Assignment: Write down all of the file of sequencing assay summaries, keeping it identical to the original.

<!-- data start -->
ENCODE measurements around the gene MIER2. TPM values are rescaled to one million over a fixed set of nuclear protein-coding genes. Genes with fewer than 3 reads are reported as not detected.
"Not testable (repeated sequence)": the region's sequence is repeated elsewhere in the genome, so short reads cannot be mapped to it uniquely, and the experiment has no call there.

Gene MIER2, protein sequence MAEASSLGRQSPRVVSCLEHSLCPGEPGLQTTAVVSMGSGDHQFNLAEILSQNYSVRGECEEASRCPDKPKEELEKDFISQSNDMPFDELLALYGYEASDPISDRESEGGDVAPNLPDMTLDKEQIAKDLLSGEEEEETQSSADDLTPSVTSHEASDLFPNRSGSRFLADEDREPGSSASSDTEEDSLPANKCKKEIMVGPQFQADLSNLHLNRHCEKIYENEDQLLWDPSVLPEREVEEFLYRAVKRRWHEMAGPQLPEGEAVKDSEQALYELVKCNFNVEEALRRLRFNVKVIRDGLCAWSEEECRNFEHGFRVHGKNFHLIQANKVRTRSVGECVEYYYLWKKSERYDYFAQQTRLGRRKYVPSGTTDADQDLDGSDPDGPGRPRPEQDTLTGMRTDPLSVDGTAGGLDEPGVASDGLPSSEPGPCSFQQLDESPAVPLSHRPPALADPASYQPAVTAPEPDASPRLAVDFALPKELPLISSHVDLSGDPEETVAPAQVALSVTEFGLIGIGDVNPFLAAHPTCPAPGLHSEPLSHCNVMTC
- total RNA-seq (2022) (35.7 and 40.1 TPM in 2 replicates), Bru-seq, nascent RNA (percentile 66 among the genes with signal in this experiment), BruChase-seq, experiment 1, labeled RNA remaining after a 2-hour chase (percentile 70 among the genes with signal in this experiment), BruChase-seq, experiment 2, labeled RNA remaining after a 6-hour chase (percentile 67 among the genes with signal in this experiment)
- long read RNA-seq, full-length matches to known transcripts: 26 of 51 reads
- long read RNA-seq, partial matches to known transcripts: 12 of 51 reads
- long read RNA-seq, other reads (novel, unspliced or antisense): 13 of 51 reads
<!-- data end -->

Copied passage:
ENCODE measurements around the gene MIER2. TPM values are rescaled to one million over a fixed set of nuclear protein-coding genes. Genes with fewer than 3 reads are reported as not detected.
"Not testable (repeated sequence)": the region's sequence is repeated elsewhere in the genome, so short reads cannot be mapped to it uniquely, and the experiment has no call there.

Gene MIER2, protein sequence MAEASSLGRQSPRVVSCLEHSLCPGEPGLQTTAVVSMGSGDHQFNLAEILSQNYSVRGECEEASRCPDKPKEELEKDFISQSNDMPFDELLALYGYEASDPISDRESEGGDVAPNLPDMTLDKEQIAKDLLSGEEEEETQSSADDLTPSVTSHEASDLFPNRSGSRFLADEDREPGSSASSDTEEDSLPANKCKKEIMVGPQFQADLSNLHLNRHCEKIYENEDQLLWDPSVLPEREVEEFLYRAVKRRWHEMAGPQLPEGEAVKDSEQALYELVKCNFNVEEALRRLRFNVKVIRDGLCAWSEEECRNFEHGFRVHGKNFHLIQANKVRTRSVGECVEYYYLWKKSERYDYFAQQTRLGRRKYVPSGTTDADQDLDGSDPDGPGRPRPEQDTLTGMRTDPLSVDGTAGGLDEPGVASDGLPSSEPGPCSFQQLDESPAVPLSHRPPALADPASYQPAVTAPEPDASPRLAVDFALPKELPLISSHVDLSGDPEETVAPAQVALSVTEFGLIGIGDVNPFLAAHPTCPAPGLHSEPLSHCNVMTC
- total RNA-seq (2022) (35.7 and 40.1 TPM in 2 replicates), Bru-seq, nascent RNA (percentile 66 among the genes with signal in this experiment), BruChase-seq, experiment 1, labeled RNA remaining after a 2-hour chase (percentile 70 among the genes with signal in this experiment), BruChase-seq, experiment 2, labeled RNA remaining after a 6-hour chase (percentile 67 among the genes with signal in this experiment)
- long read RNA-seq, full-length matches to known transcripts: 26 of 51 reads
- long read RNA-seq, partial matches to known transcripts: 12 of 51 reads
- long read RNA-seq, other reads (novel, unspliced or antisense): 13 of 51 reads